> Perhaps an aspect of it Parisian's Paris and tourist's Paris is fundamentally different, and the current leadership is more or less trying to undo a lot of what Haussman stood for to make Paris friendlier to live for Parisians. Whole blocks are closed cars to bring back shops and 'village' like environment.

Yes Haussman was definitely wrong when he planned a city for cars. More seriously just check paintings or videos of Paris before the expansion of individual cars. Read books. It was highly walkable.


Today (because we forgot the cost), but not back in the day.


> Today (because we forgot the cost)

Or because we think it was worth it, in the end.


> Or because we think it was worth it, in the end.

This. I mean if the people put up with the problems caused by the new construction, I believe they deserve credit for being pro-civilization. Not the "oh no, look their old world is gone" nonsense. Surely nobody rebuilt the city for garnering sympathy.


I understood a completely different point from the article.

The old mediaeval city was destroyed to essentially disenfranchise the working poor. No longer would they have strong defensive positions in small winding streets during revolution, they were also displaced from the city centre to make space for the wealthy and elite.

Money and power weren't working towards a pro-civilisation agenda. They were working in their own self interest against the struggling masses.


This kind of thing is described in Scott's book "seeing like a state". The state takes steps to modify the environment and society to make it more legible to management by a central bureaucracy, to further the aims of the state.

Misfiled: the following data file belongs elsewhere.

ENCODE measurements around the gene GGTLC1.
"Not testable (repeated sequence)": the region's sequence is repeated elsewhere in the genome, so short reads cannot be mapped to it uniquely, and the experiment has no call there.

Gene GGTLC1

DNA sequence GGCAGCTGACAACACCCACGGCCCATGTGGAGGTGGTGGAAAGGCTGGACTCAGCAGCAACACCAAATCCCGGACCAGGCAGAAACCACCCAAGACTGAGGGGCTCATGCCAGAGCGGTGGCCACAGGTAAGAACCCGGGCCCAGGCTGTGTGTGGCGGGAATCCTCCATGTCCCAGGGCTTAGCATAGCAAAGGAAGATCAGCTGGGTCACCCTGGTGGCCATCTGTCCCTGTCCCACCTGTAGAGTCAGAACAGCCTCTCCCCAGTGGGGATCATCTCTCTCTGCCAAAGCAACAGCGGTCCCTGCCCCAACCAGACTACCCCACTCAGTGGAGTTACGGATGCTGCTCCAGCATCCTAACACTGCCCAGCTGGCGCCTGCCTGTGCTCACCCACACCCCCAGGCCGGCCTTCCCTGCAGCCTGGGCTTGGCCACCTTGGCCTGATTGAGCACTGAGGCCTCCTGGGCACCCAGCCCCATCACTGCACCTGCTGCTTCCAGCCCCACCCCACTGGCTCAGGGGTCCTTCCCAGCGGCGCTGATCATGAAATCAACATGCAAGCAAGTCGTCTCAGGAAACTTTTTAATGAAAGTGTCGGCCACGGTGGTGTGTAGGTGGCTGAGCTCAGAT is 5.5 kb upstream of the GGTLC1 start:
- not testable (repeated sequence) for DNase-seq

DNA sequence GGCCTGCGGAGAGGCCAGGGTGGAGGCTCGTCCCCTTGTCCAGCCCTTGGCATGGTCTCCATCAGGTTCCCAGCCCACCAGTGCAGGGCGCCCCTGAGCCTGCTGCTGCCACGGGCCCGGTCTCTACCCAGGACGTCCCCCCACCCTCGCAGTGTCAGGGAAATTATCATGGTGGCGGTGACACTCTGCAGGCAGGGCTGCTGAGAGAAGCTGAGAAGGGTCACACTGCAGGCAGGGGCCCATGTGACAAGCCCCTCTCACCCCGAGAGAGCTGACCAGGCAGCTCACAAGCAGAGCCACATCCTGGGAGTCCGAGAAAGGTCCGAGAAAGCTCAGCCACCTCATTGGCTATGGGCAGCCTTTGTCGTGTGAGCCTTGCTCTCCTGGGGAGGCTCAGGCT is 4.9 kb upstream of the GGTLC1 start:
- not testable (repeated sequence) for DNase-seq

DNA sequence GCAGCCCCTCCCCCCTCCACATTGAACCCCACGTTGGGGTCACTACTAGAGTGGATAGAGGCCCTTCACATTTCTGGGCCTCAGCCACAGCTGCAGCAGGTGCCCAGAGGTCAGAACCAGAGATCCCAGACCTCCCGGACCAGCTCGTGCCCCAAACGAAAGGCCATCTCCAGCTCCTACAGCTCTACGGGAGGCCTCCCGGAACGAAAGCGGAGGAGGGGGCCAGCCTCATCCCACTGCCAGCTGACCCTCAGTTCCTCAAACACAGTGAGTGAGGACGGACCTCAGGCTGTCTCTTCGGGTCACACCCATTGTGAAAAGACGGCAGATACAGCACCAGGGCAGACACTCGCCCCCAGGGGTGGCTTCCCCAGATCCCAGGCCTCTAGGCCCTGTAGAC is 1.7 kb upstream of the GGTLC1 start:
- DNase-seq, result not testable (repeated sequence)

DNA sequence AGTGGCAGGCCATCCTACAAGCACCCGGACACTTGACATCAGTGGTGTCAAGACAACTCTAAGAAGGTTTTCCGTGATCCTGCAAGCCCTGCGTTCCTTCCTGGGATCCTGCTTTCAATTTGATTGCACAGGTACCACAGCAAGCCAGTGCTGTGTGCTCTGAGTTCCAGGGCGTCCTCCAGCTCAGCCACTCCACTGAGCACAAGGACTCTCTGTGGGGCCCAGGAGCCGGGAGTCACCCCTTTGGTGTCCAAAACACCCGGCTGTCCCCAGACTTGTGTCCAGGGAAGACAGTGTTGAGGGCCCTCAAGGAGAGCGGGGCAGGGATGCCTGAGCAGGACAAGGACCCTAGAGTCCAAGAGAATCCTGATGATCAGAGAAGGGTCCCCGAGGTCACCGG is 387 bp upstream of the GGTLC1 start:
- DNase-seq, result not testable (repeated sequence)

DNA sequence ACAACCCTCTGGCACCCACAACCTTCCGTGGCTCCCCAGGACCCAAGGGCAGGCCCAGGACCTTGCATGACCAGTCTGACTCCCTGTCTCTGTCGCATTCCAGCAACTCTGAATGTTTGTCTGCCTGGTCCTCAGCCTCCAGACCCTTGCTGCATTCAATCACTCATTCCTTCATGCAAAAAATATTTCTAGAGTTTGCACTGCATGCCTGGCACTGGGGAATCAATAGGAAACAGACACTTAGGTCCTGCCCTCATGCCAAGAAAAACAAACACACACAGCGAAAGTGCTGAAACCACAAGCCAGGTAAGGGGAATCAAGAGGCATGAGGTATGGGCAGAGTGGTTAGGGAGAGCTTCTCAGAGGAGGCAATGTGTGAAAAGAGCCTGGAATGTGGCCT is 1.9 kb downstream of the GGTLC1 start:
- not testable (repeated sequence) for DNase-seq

For example, the state knocks down existing dwellings to build more roads so it is easier for the army to rapidly mobilize and crush unrest.

The state begins to require all subjects to have a last name, where the people themselves have no real need of one, in order to better identify individuals for more effective taxation.

It's worth a read, both for the appreciation of how it plays out in the world, and also as a source of interesting analogies for how other regimes, such as large hierarchical organisations, will embark on grand projects to attempt to make the surrounding environment more legible and tractable to centralised control and governance.


To be frank those defensible streets themselves were an older agenda back when one of the functions of city was defensibility - in the service of the same elite.

They were always for the purpose. While there are rightful aspects to complain about the displacement sanitation and boulevards were good things even if their motives were ulterior.


>Not the "oh no, look their old world is gone" nonsense.

Taking for granted that that is nonsense, is the same error, a blind belief that any novelty is better than what it replaces.

There were political motivations behind the change (and impact on the population at the time) not just some noble march towards better.

To give a simple example, bulldozing down Venice to build some Mall-ridden monstrosity that looks like 20000 other places in the world, would not be better in any way, and people would be right to lament about that "old world" being gone.

(Of course many moderns, especially Americans having no history, live in a perpetual now, and can't put things into perspective. They judge all things like mobile phone models, the newer the better).


> I mean if the people put up with the problems caused by the new construction

TBF the people who were affected by them were just shoved out of the city center.


Pretty much. Every change comes with a lot of whining, even if they would be a massive improvement (example: replacing the imperial system)


>Haussmann isn’t really a controversial figure in France

Today, when the change has settled down, and nobody lives that remembers before him, no. At his time, and for a while, he was.


Those interested in old photographs documenting Paris should have a look at the work of Eugène Atget.

He basically documented the streets, shops, crafts, people of Paris at the end of the XIXth century, before most of the old and derelict housing were demolished and replaced with the "modern" ones we see today.